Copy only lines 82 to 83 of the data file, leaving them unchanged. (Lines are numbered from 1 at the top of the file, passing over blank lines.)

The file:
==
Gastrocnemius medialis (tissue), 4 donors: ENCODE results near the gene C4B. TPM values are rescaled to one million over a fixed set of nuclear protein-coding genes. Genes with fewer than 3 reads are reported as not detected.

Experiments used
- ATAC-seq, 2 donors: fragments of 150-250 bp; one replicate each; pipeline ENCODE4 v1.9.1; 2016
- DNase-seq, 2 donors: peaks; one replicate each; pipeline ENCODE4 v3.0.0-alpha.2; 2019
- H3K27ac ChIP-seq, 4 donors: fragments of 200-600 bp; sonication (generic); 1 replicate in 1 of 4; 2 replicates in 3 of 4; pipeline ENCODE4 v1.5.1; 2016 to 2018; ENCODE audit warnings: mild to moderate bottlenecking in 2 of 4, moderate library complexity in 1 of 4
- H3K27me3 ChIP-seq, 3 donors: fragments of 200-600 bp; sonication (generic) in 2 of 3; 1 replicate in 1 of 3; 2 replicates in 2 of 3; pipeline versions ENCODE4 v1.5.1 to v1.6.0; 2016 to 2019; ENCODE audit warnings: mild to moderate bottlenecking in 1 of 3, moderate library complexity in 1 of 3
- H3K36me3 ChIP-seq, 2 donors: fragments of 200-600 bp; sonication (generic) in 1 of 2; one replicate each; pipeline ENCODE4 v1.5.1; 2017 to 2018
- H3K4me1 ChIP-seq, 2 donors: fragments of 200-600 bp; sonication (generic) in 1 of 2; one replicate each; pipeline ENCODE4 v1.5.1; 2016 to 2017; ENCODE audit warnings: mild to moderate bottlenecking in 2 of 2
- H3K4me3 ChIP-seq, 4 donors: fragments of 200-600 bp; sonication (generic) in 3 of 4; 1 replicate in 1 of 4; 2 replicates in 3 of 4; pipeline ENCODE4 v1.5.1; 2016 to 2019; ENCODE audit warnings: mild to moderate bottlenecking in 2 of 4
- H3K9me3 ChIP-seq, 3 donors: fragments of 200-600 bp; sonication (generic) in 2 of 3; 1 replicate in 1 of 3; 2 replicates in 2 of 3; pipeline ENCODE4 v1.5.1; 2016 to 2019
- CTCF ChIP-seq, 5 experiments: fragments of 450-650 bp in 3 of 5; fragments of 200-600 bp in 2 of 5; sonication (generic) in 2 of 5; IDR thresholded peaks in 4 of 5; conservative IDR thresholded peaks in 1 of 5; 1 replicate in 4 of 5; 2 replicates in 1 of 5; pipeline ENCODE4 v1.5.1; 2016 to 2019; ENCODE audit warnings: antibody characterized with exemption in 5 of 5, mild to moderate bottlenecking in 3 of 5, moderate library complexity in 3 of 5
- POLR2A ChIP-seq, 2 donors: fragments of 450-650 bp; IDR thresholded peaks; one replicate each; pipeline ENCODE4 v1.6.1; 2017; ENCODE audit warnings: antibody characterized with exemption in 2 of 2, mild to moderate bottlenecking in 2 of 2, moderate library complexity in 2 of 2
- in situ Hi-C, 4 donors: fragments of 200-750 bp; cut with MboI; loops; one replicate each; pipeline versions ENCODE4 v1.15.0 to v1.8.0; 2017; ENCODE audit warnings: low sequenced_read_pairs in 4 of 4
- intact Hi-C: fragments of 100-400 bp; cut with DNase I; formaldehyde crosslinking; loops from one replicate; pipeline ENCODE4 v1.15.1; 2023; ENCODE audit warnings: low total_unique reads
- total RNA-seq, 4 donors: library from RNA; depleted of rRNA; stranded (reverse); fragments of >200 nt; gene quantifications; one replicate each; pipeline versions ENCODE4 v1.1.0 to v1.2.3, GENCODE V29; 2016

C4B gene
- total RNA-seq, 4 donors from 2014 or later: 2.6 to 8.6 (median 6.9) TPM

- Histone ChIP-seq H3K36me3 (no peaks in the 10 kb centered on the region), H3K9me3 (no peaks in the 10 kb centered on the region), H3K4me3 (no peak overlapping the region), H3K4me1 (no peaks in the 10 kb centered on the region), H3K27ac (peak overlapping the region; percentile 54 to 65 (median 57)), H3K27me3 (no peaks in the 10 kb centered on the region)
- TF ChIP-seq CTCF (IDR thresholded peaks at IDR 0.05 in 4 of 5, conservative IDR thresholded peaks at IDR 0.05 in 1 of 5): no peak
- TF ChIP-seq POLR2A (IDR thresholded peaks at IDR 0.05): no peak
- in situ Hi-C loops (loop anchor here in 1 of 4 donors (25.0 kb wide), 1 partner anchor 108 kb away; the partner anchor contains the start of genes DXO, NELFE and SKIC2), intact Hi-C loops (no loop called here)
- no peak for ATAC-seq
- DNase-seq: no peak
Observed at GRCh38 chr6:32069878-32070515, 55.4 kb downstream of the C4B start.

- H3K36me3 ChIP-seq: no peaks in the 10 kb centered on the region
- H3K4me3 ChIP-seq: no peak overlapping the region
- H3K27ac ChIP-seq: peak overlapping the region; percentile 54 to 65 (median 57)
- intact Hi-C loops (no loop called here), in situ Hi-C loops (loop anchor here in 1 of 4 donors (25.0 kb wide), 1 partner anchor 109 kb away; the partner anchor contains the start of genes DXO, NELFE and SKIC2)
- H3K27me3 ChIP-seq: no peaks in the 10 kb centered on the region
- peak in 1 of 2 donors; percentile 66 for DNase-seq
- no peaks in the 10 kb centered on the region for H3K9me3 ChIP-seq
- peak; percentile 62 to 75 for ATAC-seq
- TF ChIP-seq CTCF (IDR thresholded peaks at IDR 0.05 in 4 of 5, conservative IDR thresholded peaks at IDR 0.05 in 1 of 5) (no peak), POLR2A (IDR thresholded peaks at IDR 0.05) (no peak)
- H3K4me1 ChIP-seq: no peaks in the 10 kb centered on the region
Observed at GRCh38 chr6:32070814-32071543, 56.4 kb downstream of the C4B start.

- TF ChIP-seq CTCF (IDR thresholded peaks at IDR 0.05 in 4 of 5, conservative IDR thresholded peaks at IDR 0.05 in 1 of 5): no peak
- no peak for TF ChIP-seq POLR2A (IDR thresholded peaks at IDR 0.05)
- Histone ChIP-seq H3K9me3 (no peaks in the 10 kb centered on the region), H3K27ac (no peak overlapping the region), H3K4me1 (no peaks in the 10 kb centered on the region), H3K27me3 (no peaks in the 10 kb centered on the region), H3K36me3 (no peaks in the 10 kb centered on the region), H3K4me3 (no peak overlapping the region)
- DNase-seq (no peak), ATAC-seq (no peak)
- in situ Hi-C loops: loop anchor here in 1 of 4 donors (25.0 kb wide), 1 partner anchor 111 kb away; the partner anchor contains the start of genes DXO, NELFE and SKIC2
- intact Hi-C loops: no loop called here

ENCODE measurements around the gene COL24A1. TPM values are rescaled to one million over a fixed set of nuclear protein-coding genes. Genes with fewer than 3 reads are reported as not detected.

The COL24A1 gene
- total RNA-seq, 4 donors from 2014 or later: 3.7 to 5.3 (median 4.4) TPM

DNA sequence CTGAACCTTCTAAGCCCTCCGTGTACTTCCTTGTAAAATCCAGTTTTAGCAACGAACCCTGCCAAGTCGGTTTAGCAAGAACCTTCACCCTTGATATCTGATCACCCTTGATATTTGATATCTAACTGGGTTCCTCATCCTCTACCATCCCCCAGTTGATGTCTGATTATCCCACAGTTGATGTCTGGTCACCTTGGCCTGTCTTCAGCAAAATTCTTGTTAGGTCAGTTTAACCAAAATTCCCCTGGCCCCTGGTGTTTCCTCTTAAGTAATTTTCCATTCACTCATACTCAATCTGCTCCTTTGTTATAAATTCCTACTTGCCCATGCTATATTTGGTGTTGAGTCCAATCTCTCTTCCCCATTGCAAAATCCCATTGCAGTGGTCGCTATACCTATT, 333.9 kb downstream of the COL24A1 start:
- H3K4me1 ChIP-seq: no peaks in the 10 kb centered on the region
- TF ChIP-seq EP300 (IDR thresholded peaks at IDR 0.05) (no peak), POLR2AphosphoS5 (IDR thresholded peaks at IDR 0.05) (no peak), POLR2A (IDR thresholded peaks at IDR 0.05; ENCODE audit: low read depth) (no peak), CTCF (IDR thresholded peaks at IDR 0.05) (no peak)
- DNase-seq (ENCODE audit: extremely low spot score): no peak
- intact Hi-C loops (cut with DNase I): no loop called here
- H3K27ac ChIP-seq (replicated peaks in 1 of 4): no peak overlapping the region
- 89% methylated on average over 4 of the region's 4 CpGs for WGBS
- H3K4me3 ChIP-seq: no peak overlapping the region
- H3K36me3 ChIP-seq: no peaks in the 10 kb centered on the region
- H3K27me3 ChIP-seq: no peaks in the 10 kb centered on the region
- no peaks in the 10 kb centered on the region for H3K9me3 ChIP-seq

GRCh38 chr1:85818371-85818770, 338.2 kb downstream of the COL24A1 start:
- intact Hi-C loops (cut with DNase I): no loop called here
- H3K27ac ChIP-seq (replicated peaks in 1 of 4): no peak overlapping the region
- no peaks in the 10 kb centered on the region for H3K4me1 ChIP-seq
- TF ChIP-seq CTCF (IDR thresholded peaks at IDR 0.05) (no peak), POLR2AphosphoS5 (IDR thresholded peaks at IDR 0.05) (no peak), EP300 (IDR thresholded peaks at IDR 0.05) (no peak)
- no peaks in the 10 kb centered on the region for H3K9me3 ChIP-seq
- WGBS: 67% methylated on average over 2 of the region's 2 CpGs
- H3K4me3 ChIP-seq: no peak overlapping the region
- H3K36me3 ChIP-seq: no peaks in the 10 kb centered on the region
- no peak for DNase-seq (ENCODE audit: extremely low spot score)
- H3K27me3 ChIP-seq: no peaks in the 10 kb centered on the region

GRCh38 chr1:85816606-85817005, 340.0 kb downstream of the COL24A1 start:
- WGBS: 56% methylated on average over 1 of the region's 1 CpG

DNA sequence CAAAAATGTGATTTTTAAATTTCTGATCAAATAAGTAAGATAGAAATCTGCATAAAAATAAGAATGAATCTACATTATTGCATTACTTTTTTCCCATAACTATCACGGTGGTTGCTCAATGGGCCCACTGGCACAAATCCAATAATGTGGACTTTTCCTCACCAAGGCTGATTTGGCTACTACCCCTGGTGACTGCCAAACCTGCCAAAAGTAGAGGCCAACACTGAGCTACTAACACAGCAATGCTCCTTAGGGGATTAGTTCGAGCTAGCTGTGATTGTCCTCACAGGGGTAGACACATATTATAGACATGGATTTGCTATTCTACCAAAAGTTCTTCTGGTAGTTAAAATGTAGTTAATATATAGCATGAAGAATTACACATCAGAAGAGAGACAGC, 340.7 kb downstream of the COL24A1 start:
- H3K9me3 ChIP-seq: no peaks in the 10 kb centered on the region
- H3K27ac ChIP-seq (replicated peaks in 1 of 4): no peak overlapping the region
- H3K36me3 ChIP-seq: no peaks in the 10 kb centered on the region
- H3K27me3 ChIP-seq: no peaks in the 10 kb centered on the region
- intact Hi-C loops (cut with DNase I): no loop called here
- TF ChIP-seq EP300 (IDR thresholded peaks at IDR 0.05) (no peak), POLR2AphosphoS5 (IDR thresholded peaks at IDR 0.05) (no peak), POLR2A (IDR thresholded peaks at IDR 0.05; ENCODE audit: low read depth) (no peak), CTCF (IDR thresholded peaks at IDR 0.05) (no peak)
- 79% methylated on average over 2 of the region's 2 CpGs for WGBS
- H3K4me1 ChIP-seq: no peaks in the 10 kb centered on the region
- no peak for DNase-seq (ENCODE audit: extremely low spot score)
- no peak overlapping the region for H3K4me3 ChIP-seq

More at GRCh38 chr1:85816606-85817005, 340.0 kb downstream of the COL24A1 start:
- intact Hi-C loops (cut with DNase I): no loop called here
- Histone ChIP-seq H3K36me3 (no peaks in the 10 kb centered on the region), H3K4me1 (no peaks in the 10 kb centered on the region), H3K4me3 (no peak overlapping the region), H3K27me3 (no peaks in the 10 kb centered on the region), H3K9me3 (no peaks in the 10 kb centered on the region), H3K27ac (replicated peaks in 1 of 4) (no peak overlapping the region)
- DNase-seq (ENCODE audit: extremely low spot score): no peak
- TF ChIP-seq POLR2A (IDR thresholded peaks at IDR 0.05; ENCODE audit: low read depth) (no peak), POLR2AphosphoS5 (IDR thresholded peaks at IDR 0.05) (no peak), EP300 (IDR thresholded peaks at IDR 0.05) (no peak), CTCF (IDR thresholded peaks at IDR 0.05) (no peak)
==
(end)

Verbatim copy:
- Histone ChIP-seq H3K36me3 (no peaks in the 10 kb centered on the region), H3K4me1 (no peaks in the 10 kb centered on the region), H3K4me3 (no peak overlapping the region), H3K27me3 (no peaks in the 10 kb centered on the region), H3K9me3 (no peaks in the 10 kb centered on the region), H3K27ac (replicated peaks in 1 of 4) (no peak overlapping the region)
- DNase-seq (ENCODE audit: extremely low spot score): no peak